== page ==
By Suryaprabha Shashidharan
Although Diwali has steadily become a festival of fun and revelry, its symbolic meaning is profoundly spiritual
It’s Diwali again. Time for ear-splitting crackers, beautiful new clothes, delicious sweets and joyous camaraderie. It’s a lovely time of the year, when families come together and bonds are built over sweets and gifts. But is this all there is to Diwali? By no means. Over the centuries the rich lode of symbology surrounding this major festival has drained away leaving behind merely surface customs.
For those who wish to dig deeper, Deepavali reveals its link with the nine days and nights of the worship of the Mahashakti Durga, that climaxes as Vijayadashami. Nine days and nights of beseeching the Mahashakti resident in our hearts to fight and overcome our base tendencies that keep us fettered to our frailties. After the intense sadhana, on the tenth day we could be fit enough to feel the beginnings of transformation. Vijayadashami is the celebration of the power of sadhana to transform us.
As the demons within us get subdued, life begins to become easier for us. The turbidity of anger gives way to the clarity of peace, and the bitterness of hurt and hate to the sweetness of compassion and forgiveness. It is not that the world has changed magically. Rather, by our effortful sadhana, we have allowed the Shakti within us to overcome our demons. Yes, we have a choice! At every moment, even in the most trifling of matters, we can choose either to allow the demons to be at play, or to rein them in. The aroused Shakti, pervading our whole being, alters our manner of seeing life’s situations. We may recall the Buddha’s emphasis on the right vision. The world is as our perception makes it out to be. Informed, illuminated, and enlightened perception is accompanied by a confident power to tackle the situation. Self-pity, fear, despair, pessimism, and the like have no place. We begin to see crisis, not as an assault on us, but rather as the reaction of the conscious, intelligent cosmic forces to the manner in which we have conducted ourselves. When calm prevails, that too is taken for what it is, a small part of a vast process, which will also pass. Now neither the body nor the mind state is affected by life’s storms. This is the same vision of sukham and dukham that Krishna exhorts Arjuna to cultivate. Krishna and Arjuna symbolise our good sense and our frailties respectively. As we progress towards accomplishment of sama drishti, life’s turbidity reduces, clarity, light, and peace become the character of one’s life.
Deepavali is the celebration of the light and sweetness of peace. Note that it does not follow Vijayadashami immediately. It comes after a full 20 days, for no accomplishment comes easily. Long, dedicated, unbroken effort is required. Never mind if you fall or fail. Both are condoned as long as you rise and continue from where you had fallen or failed. The reward is light and joy, symbolised by the bright rangolis, twinkling lights, sweets, and little clay lamps. It is said that Goddess Lakshmi is drawn to houses so beautified. True, for could there be any fortune greater than the peace and happiness of life lived by good sense? Alas, today Lakshmi is no more than a noble nomenclature for gross mammon!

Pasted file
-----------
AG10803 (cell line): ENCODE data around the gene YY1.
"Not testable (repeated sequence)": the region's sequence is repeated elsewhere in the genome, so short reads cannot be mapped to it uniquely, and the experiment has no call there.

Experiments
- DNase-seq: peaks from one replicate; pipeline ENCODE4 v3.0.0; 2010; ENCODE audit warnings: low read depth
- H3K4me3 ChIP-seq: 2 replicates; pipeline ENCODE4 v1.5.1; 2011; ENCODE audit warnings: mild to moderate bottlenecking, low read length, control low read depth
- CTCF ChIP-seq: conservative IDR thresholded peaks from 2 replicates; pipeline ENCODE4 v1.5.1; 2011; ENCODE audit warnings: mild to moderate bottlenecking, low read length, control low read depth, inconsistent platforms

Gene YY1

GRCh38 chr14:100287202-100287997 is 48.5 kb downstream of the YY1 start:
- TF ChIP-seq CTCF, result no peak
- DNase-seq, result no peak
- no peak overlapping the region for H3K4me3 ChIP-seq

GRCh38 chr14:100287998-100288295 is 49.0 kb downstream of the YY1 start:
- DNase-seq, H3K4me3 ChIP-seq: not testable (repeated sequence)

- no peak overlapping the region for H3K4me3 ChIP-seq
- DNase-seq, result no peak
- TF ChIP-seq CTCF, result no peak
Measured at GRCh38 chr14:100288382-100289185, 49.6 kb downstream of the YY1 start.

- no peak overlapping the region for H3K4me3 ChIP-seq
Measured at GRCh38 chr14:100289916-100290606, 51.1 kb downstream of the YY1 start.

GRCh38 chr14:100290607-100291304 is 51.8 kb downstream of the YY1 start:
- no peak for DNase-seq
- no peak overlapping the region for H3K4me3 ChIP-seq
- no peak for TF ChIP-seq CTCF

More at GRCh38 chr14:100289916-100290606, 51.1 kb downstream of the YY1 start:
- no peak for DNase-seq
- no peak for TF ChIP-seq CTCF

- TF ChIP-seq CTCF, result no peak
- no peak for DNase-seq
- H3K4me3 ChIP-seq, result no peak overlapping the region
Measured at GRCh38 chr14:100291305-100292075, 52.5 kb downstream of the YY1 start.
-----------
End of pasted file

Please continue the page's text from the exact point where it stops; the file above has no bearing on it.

To get Lady Mammon to visit us, we rise early on Deepavali day and have an oil bath with fragrant herbs. It is believed to be auspicious. The oil bath cleanses deeply and thoroughly. However, its real significance is as a symbol for the cleansing agni aroused by the intense sadhana from the time of the Navaratri. Such cleansing and strengthening of the body is integral to spiritual progress, because the body is the medium for the practices. As only well-baked clay lamps can hold fuel to illuminate, so also only the body, mind, and intellect, well-baked in the fires of purity can become a light to oneself and to the world. After the bath come the new clothes, symbolic again of the new attitude and approach that have become ours by the intense evocation of the Shakti within. Then come the sweets. Naturally, for how could there be the bitter or the acrid, for aren’t they the taste of sorrow, worry, fear, envy, anger, arrogance, and the like? How could these goblins of Alakshmi enter where there is good sense and right vision?
Lastly, note that Deepavali falls on amavasya, the darkest night of the lunar month. Isn’t the darkest hour just before dawn? The embodied soul must suffer long, painful, dark hours as it struggles to slough off the frailties of its embodiment. Sadhana is hard labour. Nothing comes free. We have a choice though. Like the denizens of the cave about whom Plato despaired, we could choose to remain in the cave, watching the shadows in the faint light, never opting to turn to the sun. On the other hand, we could choose to turn right round and live life in light.
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